Many people don’t realize that time spent watching video and computer screens affects our moods too, which is part of their addictive quality. More specifically there is some emerging evidence of associations between amounts of screen time and depression.
6. Went Wells.
Because it is so simple this is one of my favorite interventions. It has been shown in studies to be equally effective to medication for mild to moderate depression if done consistently over time.
The practice is to each day simply list 3–5 things that have gone well (usually at the end of the day). The bar is super-low: it could be that you liked the socks you picked out for the day, or that you had a nice lunch. It’s best if you write them down — a journal is an easy way to do it — and if you can also jot down what your role was in making each thing happen, even better.
Another very low-effort/potentially-high-reward intervention for anxiety and depression. Created by Stanford psychologists, Woebot is a chatbot that delivers cognitive-behavioral therapy via text and links to videos and other media.
It can be as effective as in-person therapy. It’s fun, educational, and only takes minutes a day. Woebot is free for now (as of Feb. 2108), but at some future point there may be a charge subsequent to a free introductory trial period.
If you’re reading stuff on Thought Catalog, Medium, and similar sources you’ve probably read more on the benefits of mediation than I could recount.
9. Gratitude lists and savoring the good.
These are slightly different versions of the went-wells. Instead of the low bar of whatever went well during the day, gratitude involves more actively cultivating feelings of gratefulness.
It’s also less structured in that you can just think of anything that makes you grateful, and there are no guidelines about how long to make the list, when to do it, etc. However, as mentioned above, gratitude is parasympathetic activating, so the more you practice it, the more you’ll be counteracting those high-arousal states like stress, anxiety, and anger.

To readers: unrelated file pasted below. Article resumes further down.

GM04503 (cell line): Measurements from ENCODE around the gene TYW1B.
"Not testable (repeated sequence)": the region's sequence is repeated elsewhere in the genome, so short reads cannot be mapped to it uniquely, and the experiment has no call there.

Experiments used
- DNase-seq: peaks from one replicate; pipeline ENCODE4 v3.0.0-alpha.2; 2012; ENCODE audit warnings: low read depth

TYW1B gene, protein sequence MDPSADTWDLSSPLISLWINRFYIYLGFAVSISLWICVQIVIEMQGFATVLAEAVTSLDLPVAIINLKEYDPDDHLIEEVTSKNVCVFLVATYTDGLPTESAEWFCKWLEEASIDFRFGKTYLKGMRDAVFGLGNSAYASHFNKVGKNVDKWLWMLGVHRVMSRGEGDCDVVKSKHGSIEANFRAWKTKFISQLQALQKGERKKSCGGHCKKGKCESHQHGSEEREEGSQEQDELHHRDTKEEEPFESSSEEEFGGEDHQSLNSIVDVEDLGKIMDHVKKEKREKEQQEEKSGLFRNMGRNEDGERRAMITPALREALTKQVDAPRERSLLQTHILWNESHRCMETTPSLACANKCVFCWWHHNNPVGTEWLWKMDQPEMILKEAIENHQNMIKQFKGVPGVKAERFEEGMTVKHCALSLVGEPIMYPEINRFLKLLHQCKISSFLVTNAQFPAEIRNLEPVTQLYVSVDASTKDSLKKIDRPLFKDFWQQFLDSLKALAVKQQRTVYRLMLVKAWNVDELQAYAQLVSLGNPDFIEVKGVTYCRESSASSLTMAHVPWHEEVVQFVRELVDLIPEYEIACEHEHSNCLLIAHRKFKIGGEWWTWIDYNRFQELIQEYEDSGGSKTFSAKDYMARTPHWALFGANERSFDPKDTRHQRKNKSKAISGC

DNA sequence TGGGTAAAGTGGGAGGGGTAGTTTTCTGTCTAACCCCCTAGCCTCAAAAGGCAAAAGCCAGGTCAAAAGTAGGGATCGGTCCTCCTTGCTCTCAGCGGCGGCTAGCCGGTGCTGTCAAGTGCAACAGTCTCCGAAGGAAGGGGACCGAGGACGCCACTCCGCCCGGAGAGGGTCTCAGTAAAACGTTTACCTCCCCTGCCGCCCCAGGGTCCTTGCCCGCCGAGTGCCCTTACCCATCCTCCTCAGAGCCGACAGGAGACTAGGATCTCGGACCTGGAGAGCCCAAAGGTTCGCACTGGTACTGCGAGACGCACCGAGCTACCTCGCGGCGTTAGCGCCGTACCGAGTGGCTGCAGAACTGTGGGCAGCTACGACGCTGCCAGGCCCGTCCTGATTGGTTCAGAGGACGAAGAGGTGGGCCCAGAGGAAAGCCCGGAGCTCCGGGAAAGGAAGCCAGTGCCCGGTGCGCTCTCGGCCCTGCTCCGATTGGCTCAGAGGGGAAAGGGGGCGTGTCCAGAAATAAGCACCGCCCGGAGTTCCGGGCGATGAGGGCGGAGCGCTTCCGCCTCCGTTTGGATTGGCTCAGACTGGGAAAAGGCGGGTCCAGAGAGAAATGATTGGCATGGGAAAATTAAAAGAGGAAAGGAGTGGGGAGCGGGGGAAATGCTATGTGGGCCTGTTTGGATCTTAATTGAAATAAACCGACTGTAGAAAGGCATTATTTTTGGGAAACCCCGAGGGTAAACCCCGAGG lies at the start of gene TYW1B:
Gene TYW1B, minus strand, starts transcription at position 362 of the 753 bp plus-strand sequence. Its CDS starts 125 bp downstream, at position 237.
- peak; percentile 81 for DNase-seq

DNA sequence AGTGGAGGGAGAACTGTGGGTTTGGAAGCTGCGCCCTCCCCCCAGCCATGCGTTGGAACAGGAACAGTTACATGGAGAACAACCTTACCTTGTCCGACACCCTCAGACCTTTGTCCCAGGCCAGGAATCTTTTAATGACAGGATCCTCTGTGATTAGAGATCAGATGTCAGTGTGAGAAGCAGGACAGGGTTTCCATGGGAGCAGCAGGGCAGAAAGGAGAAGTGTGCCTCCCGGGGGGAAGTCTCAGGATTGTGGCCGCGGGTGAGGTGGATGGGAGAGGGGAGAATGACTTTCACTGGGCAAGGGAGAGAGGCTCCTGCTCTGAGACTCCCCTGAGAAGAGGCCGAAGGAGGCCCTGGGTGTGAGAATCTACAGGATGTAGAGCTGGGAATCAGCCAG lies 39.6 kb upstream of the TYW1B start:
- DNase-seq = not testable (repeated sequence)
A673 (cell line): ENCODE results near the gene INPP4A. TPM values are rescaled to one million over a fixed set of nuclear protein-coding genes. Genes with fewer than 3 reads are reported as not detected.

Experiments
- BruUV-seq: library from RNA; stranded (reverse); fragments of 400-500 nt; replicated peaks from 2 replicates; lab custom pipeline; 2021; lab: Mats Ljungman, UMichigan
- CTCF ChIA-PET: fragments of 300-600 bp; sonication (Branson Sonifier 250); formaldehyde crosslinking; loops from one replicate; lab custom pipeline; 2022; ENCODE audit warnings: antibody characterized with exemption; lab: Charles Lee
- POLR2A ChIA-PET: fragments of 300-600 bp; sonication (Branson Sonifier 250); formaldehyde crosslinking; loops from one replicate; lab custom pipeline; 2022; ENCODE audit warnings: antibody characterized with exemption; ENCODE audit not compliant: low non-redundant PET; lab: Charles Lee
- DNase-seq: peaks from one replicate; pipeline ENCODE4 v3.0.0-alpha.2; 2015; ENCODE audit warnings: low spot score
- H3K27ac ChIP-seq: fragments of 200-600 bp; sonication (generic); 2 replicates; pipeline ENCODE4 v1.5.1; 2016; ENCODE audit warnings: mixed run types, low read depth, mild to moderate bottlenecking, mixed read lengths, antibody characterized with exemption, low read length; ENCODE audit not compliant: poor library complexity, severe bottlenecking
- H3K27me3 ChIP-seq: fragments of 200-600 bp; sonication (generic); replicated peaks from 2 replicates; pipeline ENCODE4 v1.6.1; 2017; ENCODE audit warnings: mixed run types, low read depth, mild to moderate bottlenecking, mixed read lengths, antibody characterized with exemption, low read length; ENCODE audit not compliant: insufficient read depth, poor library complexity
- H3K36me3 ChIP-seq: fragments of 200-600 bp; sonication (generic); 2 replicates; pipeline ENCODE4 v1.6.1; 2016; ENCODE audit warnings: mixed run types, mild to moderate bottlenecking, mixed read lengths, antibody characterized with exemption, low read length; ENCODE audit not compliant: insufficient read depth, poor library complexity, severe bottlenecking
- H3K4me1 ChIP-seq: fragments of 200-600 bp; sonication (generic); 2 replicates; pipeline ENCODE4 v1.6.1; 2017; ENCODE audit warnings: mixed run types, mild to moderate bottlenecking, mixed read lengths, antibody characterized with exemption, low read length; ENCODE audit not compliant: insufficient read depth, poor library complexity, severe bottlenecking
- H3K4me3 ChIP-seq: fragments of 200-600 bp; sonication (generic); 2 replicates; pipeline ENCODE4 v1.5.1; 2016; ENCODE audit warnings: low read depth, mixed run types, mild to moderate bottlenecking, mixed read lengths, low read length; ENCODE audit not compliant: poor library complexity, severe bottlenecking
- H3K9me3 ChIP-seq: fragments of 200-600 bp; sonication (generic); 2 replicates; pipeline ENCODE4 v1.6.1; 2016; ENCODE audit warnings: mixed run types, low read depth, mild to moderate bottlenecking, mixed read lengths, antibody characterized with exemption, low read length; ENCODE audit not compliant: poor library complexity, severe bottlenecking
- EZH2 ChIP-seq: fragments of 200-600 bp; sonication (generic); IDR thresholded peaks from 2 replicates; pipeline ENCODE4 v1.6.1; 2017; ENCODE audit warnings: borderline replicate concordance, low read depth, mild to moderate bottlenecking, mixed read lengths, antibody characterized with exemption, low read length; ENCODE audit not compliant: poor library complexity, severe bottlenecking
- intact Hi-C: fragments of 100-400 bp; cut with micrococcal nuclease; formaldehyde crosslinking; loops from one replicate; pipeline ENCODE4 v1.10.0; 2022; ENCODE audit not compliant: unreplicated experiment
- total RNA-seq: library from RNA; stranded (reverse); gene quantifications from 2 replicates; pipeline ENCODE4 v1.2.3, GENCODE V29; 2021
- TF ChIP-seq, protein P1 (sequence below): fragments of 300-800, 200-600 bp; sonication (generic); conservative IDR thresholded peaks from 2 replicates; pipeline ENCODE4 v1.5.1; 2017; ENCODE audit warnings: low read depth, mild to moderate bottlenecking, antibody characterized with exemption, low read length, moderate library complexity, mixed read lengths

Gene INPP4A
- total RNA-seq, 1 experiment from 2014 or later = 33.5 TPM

Doing a gratitude list with a partner can be enjoyable, for instance as a pleasant ritual to calm yourselves in preparation for sleep at bedtime.
If you have trouble coming up with items you can use the letters of the alphabet as prompts, e.g., D — I’m grateful for my dog, E — I’m grateful for exercise, F — I’m grateful for good food, and so on. The more you actually pause to feel the sensations of gratitude in your body, the better.
Savoring the good is another variation of enhancing positive feelings. As it sounds, it simply means stopping and directing your attention to soak in moments of good feeling, rather than just sailing past them. There are hundreds of possibilities each day: the warmth of the shower, the feeling of a good stretch, the glow of a nice compliment, appreciating the beauty of nature, and on.
10. Being of service to others.
A common feature in articles about happiness, doing good for others almost always makes us feel better ourselves. It can provide feelings of satisfaction, openness, connection, caring, and gratitude (for being in a position to help as well as vicariously for the one helped), as well as taking us outside of our cloistered selves.
One caveat: use sparingly if you tend to overdo this already. For people who are natural caregivers and sometimes burn themselves out in taking care of family, friends and strangers, you might want to focus on some of the above interventions that involve caring more for yourself.
I’ll end with this oldie but goodie. We came from nature and we are nature ourselves. A walk in the woods or by the ocean may not always be available in urban environments. But even a small city park, noticing the clouds or the trees along the streets, some cuddle time with your dog, cat or other pet — these are in some ways obvious but almost always restorative.
Studies have shown that just looking at a natural green environment can boost one’s spirits.
There’s a whole branch of psychology called eco-psychology devoted to the mental benefits of nature. And yes, you could call these external mood regulators, but unlike others mentioned above they’re organic and scaled appropriately to our nervous systems.